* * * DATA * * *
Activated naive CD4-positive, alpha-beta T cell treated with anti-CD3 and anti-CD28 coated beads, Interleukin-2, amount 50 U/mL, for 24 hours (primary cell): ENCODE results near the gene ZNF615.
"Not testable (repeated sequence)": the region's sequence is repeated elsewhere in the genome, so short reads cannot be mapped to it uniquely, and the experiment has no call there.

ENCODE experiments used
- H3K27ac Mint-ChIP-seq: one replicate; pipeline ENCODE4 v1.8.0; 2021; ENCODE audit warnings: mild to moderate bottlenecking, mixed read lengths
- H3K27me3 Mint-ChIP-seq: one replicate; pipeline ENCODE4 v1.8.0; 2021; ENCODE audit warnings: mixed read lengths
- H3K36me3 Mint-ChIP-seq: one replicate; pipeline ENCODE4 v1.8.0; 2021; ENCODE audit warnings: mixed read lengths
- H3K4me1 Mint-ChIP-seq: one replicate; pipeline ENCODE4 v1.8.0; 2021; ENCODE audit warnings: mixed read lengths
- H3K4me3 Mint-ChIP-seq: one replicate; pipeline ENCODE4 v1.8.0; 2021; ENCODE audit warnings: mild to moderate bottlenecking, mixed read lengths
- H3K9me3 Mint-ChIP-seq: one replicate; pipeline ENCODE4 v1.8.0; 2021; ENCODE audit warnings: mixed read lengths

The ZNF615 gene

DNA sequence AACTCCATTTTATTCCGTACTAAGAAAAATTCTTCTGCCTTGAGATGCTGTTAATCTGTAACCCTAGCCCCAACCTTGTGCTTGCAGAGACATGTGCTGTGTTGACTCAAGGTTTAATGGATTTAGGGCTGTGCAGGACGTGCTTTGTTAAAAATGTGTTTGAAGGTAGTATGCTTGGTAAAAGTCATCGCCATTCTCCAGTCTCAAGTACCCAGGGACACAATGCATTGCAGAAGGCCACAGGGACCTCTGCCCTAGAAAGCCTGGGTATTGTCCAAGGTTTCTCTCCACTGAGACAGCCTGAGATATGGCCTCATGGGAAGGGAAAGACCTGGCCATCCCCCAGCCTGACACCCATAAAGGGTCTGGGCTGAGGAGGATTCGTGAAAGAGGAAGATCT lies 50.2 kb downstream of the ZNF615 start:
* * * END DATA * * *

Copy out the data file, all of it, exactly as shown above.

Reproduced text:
Activated naive CD4-positive, alpha-beta T cell treated with anti-CD3 and anti-CD28 coated beads, Interleukin-2, amount 50 U/mL, for 24 hours (primary cell): ENCODE results near the gene ZNF615.
"Not testable (repeated sequence)": the region's sequence is repeated elsewhere in the genome, so short reads cannot be mapped to it uniquely, and the experiment has no call there.

ENCODE experiments used
- H3K27ac Mint-ChIP-seq: one replicate; pipeline ENCODE4 v1.8.0; 2021; ENCODE audit warnings: mild to moderate bottlenecking, mixed read lengths
- H3K27me3 Mint-ChIP-seq: one replicate; pipeline ENCODE4 v1.8.0; 2021; ENCODE audit warnings: mixed read lengths
- H3K36me3 Mint-ChIP-seq: one replicate; pipeline ENCODE4 v1.8.0; 2021; ENCODE audit warnings: mixed read lengths
- H3K4me1 Mint-ChIP-seq: one replicate; pipeline ENCODE4 v1.8.0; 2021; ENCODE audit warnings: mixed read lengths
- H3K4me3 Mint-ChIP-seq: one replicate; pipeline ENCODE4 v1.8.0; 2021; ENCODE audit warnings: mild to moderate bottlenecking, mixed read lengths
- H3K9me3 Mint-ChIP-seq: one replicate; pipeline ENCODE4 v1.8.0; 2021; ENCODE audit warnings: mixed read lengths

The ZNF615 gene

DNA sequence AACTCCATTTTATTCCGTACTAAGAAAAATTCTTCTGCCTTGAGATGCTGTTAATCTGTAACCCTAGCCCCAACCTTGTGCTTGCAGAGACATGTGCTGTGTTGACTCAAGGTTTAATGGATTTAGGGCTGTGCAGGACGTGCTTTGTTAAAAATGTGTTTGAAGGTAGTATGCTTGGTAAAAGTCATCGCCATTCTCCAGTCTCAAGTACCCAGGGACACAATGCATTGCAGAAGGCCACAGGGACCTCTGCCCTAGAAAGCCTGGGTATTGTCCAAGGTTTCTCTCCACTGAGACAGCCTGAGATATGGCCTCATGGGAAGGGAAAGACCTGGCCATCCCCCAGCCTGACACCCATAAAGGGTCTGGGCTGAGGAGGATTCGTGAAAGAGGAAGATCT lies 50.2 kb downstream of the ZNF615 start: